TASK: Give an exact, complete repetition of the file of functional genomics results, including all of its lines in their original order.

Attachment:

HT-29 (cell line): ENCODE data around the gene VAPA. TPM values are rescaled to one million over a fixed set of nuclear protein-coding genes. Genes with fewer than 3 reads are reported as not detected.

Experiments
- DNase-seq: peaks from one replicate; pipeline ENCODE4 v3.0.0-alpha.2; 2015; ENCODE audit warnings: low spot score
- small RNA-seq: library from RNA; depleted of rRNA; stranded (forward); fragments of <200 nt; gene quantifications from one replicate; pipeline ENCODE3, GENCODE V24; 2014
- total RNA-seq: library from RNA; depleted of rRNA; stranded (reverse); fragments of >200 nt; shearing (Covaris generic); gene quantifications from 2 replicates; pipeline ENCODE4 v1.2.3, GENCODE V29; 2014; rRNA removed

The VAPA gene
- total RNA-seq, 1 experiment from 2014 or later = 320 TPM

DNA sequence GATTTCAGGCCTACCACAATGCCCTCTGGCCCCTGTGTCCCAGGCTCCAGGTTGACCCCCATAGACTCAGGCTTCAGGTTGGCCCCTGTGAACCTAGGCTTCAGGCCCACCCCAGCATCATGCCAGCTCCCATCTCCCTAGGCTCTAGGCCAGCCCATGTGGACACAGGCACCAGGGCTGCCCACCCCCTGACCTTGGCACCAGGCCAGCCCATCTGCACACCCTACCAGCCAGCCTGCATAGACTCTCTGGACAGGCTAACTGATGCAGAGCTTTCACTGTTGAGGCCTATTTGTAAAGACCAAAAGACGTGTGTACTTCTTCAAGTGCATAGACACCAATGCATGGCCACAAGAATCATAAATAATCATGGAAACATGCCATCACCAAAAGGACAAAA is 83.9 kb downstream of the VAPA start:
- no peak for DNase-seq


HT-29 (cell line): ENCODE data around the gene VAPA. TPM values are rescaled to one million over a fixed set of nuclear protein-coding genes. Genes with fewer than 3 reads are reported as not detected.

Experiments
- DNase-seq: peaks from one replicate; pipeline ENCODE4 v3.0.0-alpha.2; 2015; ENCODE audit warnings: low spot score
- small RNA-seq: library from RNA; depleted of rRNA; stranded (forward); fragments of <200 nt; gene quantifications from one replicate; pipeline ENCODE3, GENCODE V24; 2014
- total RNA-seq: library from RNA; depleted of rRNA; stranded (reverse); fragments of >200 nt; shearing (Covaris generic); gene quantifications from 2 replicates; pipeline ENCODE4 v1.2.3, GENCODE V29; 2014; rRNA removed

The VAPA gene
- total RNA-seq, 1 experiment from 2014 or later = 320 TPM

DNA sequence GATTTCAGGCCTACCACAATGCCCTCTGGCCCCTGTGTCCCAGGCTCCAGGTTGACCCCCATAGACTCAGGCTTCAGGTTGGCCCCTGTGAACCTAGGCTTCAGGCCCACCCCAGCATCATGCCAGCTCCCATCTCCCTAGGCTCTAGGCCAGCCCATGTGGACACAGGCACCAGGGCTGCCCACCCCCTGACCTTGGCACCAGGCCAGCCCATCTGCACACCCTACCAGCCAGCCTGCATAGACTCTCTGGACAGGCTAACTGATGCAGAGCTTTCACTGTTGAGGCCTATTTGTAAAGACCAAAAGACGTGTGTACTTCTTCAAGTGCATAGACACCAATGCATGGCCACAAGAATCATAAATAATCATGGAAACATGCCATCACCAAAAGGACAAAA is 83.9 kb downstream of the VAPA start:
- no peak for DNase-seq